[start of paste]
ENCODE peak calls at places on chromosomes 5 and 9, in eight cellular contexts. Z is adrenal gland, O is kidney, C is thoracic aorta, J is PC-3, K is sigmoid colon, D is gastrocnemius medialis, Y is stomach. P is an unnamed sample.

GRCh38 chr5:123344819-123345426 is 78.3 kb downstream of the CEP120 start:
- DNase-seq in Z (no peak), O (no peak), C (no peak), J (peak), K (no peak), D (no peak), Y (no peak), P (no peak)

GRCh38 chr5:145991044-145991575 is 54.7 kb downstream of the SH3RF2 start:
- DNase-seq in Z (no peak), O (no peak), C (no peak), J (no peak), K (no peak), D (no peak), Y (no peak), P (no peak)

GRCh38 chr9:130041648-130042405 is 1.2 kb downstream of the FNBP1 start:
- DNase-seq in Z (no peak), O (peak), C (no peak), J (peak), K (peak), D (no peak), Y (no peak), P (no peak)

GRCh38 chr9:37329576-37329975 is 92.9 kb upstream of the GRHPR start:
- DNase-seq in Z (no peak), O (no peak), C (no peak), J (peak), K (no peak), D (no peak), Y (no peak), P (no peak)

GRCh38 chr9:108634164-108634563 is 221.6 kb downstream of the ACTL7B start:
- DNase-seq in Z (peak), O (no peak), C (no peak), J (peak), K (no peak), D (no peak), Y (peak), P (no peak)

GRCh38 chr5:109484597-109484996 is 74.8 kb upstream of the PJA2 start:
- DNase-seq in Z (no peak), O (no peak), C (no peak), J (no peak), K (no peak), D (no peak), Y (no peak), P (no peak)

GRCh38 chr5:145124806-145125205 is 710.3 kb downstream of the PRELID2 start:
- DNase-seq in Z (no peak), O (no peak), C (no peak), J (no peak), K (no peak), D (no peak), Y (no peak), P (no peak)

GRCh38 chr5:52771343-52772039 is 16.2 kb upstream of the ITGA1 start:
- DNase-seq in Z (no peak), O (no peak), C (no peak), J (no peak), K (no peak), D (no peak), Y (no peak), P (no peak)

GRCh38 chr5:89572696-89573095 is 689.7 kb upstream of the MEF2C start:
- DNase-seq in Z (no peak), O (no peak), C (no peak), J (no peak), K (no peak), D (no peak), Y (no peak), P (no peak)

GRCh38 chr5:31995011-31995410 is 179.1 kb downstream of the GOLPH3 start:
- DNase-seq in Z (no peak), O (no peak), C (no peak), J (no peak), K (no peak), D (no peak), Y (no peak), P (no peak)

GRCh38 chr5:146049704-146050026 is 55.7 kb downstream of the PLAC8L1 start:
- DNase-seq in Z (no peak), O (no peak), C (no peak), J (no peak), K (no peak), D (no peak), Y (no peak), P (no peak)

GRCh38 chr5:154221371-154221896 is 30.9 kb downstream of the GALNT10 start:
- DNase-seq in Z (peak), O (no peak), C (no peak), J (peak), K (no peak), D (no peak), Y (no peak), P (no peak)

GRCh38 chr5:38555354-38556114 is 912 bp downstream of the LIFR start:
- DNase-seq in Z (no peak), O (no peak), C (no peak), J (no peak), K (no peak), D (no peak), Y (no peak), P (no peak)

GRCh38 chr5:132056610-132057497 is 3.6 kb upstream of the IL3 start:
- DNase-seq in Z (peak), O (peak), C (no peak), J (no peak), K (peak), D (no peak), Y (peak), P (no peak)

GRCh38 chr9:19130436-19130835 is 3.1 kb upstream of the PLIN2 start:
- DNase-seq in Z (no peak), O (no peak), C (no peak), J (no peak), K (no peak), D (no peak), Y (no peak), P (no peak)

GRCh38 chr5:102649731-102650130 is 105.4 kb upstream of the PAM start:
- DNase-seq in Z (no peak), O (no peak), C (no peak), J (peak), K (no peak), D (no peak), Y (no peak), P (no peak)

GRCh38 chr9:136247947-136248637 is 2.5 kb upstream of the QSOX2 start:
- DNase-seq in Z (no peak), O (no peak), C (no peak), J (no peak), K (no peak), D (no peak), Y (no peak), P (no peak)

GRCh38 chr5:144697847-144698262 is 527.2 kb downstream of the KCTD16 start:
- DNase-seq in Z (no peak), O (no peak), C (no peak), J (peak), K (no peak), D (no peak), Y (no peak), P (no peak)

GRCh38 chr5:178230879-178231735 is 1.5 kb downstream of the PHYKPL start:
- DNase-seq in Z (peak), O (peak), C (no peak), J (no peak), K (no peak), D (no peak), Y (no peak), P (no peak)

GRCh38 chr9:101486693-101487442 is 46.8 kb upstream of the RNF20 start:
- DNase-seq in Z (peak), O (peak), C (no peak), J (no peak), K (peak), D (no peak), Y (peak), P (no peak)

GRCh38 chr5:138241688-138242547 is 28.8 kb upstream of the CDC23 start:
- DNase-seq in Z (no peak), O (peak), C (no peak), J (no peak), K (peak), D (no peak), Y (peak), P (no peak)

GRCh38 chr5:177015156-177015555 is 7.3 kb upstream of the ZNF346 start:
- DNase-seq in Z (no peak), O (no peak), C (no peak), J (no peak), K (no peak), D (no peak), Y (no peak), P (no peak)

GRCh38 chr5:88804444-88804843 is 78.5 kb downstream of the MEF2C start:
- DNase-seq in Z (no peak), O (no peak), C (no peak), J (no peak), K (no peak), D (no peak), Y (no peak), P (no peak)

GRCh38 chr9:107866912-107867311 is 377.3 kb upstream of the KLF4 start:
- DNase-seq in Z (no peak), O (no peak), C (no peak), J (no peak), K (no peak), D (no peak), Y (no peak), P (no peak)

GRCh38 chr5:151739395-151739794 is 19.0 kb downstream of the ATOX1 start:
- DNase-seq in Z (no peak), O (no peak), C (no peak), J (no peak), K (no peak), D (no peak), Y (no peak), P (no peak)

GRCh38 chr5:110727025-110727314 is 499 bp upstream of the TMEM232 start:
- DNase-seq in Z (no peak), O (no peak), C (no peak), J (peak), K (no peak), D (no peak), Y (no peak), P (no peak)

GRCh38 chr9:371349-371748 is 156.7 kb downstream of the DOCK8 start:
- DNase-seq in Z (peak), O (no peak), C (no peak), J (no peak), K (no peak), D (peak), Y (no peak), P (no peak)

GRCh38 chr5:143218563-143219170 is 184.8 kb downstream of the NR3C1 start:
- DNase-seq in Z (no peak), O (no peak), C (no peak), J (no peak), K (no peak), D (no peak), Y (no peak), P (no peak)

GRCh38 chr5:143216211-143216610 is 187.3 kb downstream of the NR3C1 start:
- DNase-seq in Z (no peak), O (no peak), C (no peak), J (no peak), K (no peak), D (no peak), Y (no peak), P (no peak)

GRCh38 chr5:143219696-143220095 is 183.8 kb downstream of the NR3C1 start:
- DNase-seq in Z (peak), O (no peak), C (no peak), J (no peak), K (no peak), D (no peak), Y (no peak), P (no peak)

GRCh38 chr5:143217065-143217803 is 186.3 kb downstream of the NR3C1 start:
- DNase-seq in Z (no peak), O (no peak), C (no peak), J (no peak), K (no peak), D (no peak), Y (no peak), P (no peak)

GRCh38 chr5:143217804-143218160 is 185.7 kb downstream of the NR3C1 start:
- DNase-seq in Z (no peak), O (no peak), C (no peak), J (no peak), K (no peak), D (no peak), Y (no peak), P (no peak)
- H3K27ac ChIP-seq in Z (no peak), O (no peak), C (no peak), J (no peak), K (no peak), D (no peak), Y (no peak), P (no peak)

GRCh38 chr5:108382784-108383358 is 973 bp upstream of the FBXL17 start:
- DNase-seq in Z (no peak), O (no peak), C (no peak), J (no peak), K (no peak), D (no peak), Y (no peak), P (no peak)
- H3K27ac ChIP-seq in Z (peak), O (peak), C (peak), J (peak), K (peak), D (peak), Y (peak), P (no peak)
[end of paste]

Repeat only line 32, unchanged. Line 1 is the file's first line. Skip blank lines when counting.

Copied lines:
GRCh38 chr5:102649731-102650130 is 105.4 kb upstream of the PAM start: